Adapting Michael Crichton's novel of the same name, which had been released earlier that same year, Disclosure (1994) is somewhat better than one might expect. Going in, I was pretty certain it would be trashy but entertaining. Instead, it's mostly a straightforward if overproduced corporate thriller reasonably exploring issues of sexual harassment. The movie makes the mistake of having its cake and eating it too, with regards to its big sex scene between stars Michael Douglas and Demi Moore. Further, Crichton's and director Barry Levinson's attempts to incorporate cutting-edge virtual reality technology into the narrative comes off as supremely silly. But the rest of the movie kept me interested, and overall it's not bad.
Warner's Blu-ray is adequate, no better. Filmed in Panavision, Disclosure is one of those 'scope films shot with a fairly shallow depth-of-field throughout, so those expecting VistaVision/70mm-type clarity will be disappointed. The only extra is a trailer, and even that is standard-def as well as and panned-and-scanned.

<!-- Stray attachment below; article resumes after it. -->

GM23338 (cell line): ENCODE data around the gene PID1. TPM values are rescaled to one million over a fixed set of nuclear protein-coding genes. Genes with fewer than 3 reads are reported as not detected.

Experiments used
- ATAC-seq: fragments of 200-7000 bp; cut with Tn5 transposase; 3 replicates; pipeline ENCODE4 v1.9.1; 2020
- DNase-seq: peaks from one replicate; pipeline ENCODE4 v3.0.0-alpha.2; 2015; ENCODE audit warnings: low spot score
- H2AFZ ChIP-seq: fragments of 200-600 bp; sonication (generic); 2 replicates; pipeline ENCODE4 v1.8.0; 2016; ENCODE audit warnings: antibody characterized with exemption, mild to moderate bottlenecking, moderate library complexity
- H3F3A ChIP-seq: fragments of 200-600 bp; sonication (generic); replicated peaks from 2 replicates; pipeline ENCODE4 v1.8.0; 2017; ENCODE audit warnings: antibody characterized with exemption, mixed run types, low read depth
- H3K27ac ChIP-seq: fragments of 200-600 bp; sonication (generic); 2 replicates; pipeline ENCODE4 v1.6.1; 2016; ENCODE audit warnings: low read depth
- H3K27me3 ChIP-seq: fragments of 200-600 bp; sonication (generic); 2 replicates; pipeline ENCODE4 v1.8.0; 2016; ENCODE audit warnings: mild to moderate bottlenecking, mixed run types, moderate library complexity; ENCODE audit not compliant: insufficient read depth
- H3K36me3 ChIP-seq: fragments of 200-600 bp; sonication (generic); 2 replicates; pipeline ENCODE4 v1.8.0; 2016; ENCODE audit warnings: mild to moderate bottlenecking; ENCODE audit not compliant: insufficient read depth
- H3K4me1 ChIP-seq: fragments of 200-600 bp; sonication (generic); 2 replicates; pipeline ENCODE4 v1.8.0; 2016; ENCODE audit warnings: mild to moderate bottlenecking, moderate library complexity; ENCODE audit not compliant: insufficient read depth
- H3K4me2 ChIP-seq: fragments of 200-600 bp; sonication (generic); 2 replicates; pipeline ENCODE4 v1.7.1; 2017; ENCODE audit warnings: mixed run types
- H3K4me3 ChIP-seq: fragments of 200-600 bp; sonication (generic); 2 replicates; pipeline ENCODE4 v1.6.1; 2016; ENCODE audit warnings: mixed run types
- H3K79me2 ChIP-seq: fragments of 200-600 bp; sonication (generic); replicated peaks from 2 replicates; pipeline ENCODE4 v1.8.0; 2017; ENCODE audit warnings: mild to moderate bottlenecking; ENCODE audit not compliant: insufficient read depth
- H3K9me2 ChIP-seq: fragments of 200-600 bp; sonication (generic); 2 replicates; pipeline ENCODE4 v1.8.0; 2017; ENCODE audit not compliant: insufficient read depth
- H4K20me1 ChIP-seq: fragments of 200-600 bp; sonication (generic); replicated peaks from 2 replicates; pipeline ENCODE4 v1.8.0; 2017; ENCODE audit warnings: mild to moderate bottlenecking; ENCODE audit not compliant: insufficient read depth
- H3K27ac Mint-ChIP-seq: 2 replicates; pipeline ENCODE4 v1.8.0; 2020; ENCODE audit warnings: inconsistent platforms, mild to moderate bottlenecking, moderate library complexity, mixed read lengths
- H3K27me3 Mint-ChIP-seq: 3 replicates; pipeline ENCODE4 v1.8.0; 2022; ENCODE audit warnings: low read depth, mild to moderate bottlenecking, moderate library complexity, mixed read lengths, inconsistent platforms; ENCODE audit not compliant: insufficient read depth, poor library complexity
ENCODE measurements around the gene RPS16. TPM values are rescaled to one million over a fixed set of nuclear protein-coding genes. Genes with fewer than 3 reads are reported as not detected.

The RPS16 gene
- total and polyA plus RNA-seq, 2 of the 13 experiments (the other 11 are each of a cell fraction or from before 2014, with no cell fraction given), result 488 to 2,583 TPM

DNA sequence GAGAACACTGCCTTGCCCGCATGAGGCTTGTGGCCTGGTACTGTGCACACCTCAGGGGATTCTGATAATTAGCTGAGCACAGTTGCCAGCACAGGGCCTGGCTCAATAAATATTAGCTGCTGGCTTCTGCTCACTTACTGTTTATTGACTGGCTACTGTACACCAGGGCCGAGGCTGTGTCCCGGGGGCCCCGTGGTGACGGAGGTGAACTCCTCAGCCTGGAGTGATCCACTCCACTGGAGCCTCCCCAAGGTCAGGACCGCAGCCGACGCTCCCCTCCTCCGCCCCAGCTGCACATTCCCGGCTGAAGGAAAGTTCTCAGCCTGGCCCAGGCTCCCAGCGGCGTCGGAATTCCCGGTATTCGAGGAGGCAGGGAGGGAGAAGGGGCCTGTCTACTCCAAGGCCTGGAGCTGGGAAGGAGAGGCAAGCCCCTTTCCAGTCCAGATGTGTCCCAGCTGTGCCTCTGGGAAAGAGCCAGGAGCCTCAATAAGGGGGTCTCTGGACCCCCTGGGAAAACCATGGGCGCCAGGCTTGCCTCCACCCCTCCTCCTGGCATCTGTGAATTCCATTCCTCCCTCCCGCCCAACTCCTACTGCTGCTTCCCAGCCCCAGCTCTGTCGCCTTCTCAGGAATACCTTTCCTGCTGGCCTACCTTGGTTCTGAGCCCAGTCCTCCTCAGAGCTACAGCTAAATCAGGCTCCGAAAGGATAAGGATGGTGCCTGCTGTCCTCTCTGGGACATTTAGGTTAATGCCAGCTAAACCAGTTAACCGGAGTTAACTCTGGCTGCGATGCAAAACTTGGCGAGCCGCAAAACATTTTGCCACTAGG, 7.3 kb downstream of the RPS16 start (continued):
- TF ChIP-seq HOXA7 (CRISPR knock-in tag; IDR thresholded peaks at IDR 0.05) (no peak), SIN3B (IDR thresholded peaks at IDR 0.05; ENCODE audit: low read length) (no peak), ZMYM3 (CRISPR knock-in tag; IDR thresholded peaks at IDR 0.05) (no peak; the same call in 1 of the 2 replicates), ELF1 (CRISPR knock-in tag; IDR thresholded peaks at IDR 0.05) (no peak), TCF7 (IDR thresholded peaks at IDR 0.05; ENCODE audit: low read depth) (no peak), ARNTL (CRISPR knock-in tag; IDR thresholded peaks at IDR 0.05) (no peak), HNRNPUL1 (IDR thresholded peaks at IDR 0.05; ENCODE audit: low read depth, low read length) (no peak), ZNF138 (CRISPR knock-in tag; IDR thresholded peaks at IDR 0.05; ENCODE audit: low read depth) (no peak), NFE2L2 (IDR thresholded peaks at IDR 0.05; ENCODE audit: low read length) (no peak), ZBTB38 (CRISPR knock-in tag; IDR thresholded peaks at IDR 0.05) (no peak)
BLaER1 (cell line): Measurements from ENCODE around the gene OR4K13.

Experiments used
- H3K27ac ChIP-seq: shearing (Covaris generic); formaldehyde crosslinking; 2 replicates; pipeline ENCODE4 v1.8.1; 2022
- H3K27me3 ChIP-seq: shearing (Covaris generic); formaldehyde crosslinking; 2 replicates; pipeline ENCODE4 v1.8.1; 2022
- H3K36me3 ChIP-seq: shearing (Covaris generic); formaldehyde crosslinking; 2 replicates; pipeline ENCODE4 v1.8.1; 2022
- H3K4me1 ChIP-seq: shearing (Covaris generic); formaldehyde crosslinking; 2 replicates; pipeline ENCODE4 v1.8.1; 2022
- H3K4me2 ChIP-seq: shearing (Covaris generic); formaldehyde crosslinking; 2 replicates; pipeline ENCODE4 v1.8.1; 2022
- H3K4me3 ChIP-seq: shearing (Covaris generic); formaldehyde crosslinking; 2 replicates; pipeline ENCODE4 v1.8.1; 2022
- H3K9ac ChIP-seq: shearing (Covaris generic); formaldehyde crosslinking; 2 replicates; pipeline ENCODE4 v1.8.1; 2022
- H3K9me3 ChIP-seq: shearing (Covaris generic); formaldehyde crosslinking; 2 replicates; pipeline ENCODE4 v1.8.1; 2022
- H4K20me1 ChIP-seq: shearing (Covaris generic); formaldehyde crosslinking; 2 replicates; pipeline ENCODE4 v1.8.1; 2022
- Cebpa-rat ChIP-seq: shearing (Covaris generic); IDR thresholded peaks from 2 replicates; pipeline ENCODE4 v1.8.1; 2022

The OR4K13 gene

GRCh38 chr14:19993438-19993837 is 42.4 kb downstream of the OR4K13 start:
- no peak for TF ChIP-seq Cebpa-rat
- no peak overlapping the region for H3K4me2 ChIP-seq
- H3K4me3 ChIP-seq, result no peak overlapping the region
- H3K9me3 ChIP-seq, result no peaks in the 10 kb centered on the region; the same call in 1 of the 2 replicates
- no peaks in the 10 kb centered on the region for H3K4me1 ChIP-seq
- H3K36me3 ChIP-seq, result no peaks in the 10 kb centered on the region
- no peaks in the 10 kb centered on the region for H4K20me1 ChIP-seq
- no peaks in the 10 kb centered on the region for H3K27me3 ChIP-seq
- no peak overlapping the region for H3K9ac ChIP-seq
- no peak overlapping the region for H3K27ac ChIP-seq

Tom Sanders (Douglas) is the head of manufacturing at DigiCom, a Seattle-based, Microsoft-type software company. A $100 million merger is in the works, and Tom is optimistic that founder-president Bob Garvin (Donald Sutherland) will soon be appointing him vice president in charge of production. Instead, Garvin hires an outsider, Meredith Johnson (Demi Moore), an old flame of the married-with-kids Tom.
That evening, Meredith calls the discouraged Tom into her office for an after-hours meeting, where she unsubtly tries to seduce him. He initially resists but weakens not long before she performs fellatio. Then, about to irreversibly commit, Tom sees a reflection of himself (a very overused device in this film), is overcome with guilt, and bolts. Furious, Meredith vows to ruin him.